Prospects: Aloe ferox is a potential crop in arid regions. It will remain beneficial as a household remedy. Fresh gel can easily be prepared and applied to wounds. In its use as a laxative, however, there is a tendency for the drug to be replaced by other laxatives such as those from Plantago spp. The gel industry has a bright future. Other Aloe species producing suckers, such as Aloe turkanensis Christian and Aloe flexilifolia Christian from East Africa, may prove better candidates for commercial cultivation.

Production and International trade: Though considerable quantities of ‘Cape aloe’ are marketed and used locally, most of the exudates produced in South Africa are exported. Total legal harvest is approximately 400 tonnes per year, although an additional 300 tonnes is presumed to go undocumented. Exports are destined for Europe, Asia and North America, with the main importing countries being the United States, Japan and Germany. Production of Aloe ferox gel has been hampered by lack of processing facilities in South Africa. Most gel is bought by the cosmetic industry which demands high quality. Aloe ferox products have less demand unlike that of Aloe vera products. The products of Aloe ferox are merely confined to South Africa, United States and few European Countries. Asian markets are mainly dominated by Aloe vera products.

FUTURE PROSPECT

Several investigators reported significant medicinal potential of different extracts of Aloe ferox and their wide therapeutic activities against numerous illnesses. These evidential properties indicate the importance of this plant for further studies directed to drug development. However, most of the studies were conducted with extracts and there is a lack in isolation of bioactive compounds as well as toxic studies. Recent studies unraveled the anti-cancer activity of Aloe ferox extract which revealed another aspect of its potential to be investigated in future studies. Likewise, leukemia and HIV activities could be further explored. Advanced molecular approaches, such as molecular docking studies can contribute towards plant based drug development in the future.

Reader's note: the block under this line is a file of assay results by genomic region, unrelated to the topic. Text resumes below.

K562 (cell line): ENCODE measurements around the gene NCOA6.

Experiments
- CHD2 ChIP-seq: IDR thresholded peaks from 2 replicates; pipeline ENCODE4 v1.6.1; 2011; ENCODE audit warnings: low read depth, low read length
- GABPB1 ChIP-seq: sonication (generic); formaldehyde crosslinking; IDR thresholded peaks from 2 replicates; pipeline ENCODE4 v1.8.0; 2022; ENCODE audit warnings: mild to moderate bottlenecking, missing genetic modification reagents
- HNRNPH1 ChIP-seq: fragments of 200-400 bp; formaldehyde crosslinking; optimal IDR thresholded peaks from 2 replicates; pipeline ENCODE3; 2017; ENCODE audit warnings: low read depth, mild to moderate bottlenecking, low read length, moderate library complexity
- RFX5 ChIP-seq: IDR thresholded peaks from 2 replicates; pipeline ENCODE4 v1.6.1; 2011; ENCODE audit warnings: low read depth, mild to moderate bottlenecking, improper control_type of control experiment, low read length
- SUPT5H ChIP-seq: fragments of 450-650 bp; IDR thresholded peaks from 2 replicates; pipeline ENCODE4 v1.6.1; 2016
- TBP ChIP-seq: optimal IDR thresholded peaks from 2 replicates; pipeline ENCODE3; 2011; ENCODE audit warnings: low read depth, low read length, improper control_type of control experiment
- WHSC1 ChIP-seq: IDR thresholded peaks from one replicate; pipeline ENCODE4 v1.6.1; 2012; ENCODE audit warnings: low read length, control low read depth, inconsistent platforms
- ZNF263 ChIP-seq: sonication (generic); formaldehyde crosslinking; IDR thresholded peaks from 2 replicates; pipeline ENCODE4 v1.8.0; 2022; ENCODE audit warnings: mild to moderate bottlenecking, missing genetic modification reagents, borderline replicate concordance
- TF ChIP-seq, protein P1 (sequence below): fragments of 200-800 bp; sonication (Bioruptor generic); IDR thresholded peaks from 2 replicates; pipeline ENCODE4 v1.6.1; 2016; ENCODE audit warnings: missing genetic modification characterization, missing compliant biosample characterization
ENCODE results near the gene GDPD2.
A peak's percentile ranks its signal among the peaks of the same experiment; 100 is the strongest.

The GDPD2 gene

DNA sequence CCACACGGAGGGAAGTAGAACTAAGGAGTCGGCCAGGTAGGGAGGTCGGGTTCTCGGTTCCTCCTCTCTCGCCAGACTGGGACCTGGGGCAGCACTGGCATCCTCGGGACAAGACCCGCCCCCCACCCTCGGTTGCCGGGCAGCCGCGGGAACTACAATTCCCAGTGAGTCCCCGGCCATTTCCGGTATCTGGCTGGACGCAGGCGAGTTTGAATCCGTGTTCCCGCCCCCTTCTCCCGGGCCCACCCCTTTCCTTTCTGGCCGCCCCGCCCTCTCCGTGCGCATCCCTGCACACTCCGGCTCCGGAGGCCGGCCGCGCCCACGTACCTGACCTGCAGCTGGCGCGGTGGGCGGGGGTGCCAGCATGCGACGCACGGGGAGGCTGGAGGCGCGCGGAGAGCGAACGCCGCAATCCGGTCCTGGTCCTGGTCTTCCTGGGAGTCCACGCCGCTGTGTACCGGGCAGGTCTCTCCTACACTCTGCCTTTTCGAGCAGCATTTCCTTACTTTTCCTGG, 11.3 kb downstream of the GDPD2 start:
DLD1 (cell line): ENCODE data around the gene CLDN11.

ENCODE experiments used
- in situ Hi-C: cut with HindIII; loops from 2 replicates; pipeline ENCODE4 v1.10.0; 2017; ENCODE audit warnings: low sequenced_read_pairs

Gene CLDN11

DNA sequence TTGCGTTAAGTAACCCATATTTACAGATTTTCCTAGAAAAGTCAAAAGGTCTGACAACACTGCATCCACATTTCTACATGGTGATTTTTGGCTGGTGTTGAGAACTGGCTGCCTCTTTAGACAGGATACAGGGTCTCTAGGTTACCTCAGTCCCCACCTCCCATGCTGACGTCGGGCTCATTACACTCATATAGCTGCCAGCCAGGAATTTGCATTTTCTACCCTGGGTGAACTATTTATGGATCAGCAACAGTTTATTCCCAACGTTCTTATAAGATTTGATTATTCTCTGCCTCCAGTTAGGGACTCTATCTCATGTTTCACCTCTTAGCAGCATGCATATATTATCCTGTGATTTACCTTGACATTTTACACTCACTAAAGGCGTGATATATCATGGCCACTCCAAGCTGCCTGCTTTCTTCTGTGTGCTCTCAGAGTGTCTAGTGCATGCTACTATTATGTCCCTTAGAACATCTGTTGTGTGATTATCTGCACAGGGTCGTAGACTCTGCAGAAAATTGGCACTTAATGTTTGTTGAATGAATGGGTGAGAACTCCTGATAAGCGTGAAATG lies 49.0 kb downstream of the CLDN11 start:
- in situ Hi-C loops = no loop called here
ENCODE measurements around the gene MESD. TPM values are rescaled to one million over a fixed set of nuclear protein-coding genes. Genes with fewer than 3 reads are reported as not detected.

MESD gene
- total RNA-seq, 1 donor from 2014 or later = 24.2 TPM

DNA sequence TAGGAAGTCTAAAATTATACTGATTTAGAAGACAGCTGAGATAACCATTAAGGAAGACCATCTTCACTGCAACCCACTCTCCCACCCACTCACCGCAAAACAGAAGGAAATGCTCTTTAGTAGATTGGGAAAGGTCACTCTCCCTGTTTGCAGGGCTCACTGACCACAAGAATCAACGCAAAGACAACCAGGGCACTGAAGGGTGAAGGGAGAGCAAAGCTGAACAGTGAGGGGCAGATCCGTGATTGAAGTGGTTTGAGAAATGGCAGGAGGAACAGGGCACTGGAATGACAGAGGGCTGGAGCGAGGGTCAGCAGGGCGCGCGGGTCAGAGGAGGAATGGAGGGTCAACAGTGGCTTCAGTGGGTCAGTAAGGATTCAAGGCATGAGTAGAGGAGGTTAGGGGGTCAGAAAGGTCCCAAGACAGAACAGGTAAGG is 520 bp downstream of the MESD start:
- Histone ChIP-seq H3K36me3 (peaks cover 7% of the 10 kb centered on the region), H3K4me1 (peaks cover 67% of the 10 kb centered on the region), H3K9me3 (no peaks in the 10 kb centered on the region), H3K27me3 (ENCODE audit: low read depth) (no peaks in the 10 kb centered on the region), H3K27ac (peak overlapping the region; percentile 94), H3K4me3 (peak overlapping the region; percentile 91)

CONCLUSION

Numerous scientific investigations have indicated high medicinal potential of Aloe ferox in many diseases (Fig. 4). Thus, there is a definite requirement for further studies, both clinical and on the bench for further development of extracts or bioactive compounds isolated from Aloe ferox. Improvement of medicinal chemistry methods could provide the opportunity to further evaluate the natural compounds and to investigate their biosynthetic pathways. Despite these facts, clinical trials using extracts or bioactive compounds are less present, possibly due to mass production issues or lack of mechanistic and toxic studies to understand its pharmacological effects.

Fig. 4: Medicinal uses of Aloe ferox

The majority of plants used for medicine are harvested from the wild. This results in serious problems like depletion of resources, extinction of rare species, insufficient supplies, seasonal collections, incorrect identification and adulterations in dried materials, etc. These results support the current use of Aloe ferox by both industry and traditional healers for the treatment of the above-mentioned diseases. However, further clinical trials regarding these claims are necessary before accurate conclusions regarding these heath benefits can be made. High yielding plants may be selected and propagated for commercial cultivation by breeding techniques. In South Africa, the aloin content of the leaf exudates was found to differ markedly between provenances. Many Aloe species hybridize in the wild if their area of distribution and period of flowering overlap, and it is easy to produce hybrids in cultivation. The scope for breeding and selection is therefore enormous. Tissue culture techniques for micro-propagation are being used profitably to overcome such problems in various crops, ornamental and horticulture plants. Thus, these findings support the local uses of the plant extract in different infectious diseases in the world. This review study provided the evidence based information to the future scientists for qualitative research and for isolation and characterization of bioactive compounds.

ACKNOWLEDGEMENT

Authors are thankful to Dr. B. Rama Rao, senior principle scientist, Indian Institute of Chemical Technology (IICT), Hyderabad, India, for encouragement and excellent supporting for this publication.